Cross was referring to the fact that there are more homes south of the fire. The fire was situated on the edge of a heavily populated area.



Several fires were also burning on the east side of the lake, about a mile from the shoreline.



Strike teams and sky-crane helicopters were attacking the flames.



The crews were drawing water from a Lake Arrowhead reservoir in order to fight the wind-driven flames, said U.S. Forest Service Spokesman Dennis Cross.



Evacuations have been ordered in more than 25 residential areas, including southern Hesperia, the Oak Hills-Summit Valley cluster, Telephone Canyon and Las Flores.



Overall, more than 900 buildings have succumbed to flames from the San Bernardino County blazes.



The fire is also rampaging in Cedar Pine Park, she said. "There is extensive damage there as well," Beckely said.



About 10 miles to the east of the lake, another flank of the Old fire was pinned down in the Santa Ana Canyon, held back from mountain resort towns in the Big Bear area.



Lake Arrowhead is nestled in a forest of pine, cedar and dogwood at an altitude of 5,100 feet, draws people year-round for camping, swimming and skiing.



Also today:



— Shortly before noon, authorities asked residents of Sunset Point, a neighborhood just south of Stevenson Ranch in northwestern Los Angeles County, to either leave or to stay inside - for safety and to keep out of firefighters' way. Fire closed in on homes along Interstate 5, which was closed in that area and where the thousands of homes in the Stevenson Ranch were built.



About six miles of Interstate 5 in Santa Clarita, a major north-south route, were closed for a few hours, but reopened this afternoon.



— Although the weather in Southern California continued to cool today, an increase in onshore winds prompted the National Weather Service to issue a "critical fire threat" in the foothill and mountain areas of the region early this afternoon.



Those winds, blowing from the west, were forecast to exceed 30 mph in the mountains on Thursday, which could render firefighting aircrafts ineffective.



— Gov.-elect Arnold Schwarzenegger was in Washington, D.C., a trip planned as a victory lap but transformed into a plea for aid in the fires.



Across the region, schools and businesses remained closed in many communities, as health authorities warned of the dangers of the poor-quality air. Thousands of people stayed in temporary shelters.



In San Diego, as 11 damage assessment teams fanned out throughout the county to record the destruction, officials said the number of homes destroyed by the Cedar and Paradise fires - about five miles apart this morning - is expected to exceed 1,200. Some areas were still considered too unsafe for damage assessment, officials said. A third fire, the Otay fire, was fully contained by this afternoon.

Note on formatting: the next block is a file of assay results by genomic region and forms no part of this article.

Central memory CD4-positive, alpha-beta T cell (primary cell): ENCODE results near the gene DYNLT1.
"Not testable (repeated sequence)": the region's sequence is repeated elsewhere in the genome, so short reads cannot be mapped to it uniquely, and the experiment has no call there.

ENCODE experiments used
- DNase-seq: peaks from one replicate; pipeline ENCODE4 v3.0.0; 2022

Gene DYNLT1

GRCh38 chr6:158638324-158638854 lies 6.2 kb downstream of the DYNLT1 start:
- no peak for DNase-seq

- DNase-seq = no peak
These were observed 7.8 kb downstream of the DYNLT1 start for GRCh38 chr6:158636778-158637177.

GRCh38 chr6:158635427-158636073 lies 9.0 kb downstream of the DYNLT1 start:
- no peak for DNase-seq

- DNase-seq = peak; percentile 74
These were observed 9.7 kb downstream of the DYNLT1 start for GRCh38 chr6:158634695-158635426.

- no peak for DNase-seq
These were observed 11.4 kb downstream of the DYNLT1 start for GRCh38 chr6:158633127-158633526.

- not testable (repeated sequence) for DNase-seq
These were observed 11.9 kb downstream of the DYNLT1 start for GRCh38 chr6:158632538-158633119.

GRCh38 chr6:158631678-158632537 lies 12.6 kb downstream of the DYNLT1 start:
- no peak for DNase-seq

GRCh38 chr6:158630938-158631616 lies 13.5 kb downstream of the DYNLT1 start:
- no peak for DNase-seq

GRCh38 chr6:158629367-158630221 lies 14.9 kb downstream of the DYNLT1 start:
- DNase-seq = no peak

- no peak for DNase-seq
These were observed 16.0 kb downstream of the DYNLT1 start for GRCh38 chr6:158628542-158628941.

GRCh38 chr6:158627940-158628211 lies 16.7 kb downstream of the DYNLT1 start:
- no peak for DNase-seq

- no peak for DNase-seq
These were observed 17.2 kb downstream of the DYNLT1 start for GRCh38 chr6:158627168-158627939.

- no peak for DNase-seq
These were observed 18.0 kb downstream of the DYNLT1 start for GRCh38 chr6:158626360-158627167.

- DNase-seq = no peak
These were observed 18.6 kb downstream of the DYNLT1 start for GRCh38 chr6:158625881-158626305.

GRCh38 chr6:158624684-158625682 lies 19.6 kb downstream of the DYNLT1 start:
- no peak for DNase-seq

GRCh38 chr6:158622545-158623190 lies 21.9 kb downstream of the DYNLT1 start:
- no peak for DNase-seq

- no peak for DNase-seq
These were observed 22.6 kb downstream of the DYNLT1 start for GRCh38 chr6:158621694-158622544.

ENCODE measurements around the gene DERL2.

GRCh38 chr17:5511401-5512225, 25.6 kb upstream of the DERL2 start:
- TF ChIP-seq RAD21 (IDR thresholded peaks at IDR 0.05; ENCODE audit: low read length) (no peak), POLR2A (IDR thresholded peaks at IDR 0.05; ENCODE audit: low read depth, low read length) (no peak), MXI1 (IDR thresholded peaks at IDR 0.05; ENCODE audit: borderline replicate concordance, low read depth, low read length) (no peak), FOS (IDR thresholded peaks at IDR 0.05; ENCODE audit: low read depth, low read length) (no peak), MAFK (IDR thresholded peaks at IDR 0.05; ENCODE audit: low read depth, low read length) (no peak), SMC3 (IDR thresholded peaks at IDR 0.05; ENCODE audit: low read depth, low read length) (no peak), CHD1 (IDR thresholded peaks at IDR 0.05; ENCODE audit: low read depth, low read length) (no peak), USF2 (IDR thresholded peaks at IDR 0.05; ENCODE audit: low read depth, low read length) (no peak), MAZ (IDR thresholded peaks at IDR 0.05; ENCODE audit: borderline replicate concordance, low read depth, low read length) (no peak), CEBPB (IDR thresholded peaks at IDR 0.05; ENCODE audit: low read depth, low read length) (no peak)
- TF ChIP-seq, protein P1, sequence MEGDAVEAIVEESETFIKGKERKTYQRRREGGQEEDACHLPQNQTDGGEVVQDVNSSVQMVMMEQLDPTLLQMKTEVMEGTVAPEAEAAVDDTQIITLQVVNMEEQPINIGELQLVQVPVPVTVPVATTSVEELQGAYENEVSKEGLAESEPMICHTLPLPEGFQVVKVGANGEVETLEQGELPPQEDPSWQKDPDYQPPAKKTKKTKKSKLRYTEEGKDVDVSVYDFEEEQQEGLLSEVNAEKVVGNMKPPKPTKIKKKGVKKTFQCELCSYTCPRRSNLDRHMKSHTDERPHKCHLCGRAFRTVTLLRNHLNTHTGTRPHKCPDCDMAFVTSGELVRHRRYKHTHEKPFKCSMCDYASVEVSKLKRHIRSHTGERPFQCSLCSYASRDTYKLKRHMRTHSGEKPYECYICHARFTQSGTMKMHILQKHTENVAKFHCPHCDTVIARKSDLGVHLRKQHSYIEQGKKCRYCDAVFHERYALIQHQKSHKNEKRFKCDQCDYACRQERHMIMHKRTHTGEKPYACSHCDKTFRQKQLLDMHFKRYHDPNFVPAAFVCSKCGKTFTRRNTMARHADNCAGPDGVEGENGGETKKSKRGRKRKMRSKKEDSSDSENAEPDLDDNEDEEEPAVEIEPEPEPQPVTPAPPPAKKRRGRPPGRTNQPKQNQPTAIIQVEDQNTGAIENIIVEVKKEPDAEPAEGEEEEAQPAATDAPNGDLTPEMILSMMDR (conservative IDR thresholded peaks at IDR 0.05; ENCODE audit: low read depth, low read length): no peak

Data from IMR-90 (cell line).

At least 30,000 customers were without utility service today in San Diego County, with some transmission lines expected to be fixed later in the day. Public safety officials also warned drivers that many traffic lights were out, and roads and guardrails were damaged all over the county.



More than 4,000 firefighters fought the blazes that stretched the length of the county, from Valley Center to the Mexican border. More than 300,000 acres have been blackened in San Diego County.



County Medical Examiner Glenn Wagner said he expected the county death toll to rise above the current 13 as investigators searched isolated pockets of destruction.



Ventura/Los Angeles



And the Los Angeles County Fire Department has 55 engines and hundreds of firefighters trying to halt the Simi fire, along with several aircraft that dump water.



The wind picked up today, gusting up to about 15 mph, giving momentum to a curtain of flames. Embers blew ahead of the fire and toward the larger development of Santa Clarita, which is northeast of Stevenson Ranch and about 35 miles from downtown Los Angeles. The best known landmark in the area is Six Flags Magic Mountain theme park.



Still, officials said they believe they can hold off the blaze. "We don't anticipate any homes going up in flames," said Edward Osorio, a county fire inspector.



Besides threatening homes, the fire at Stevenson Ranch endangered the Old Glory oak tree, where an activist spent 71 days nearly a year ago in an effort to save the tree from a road-widening project.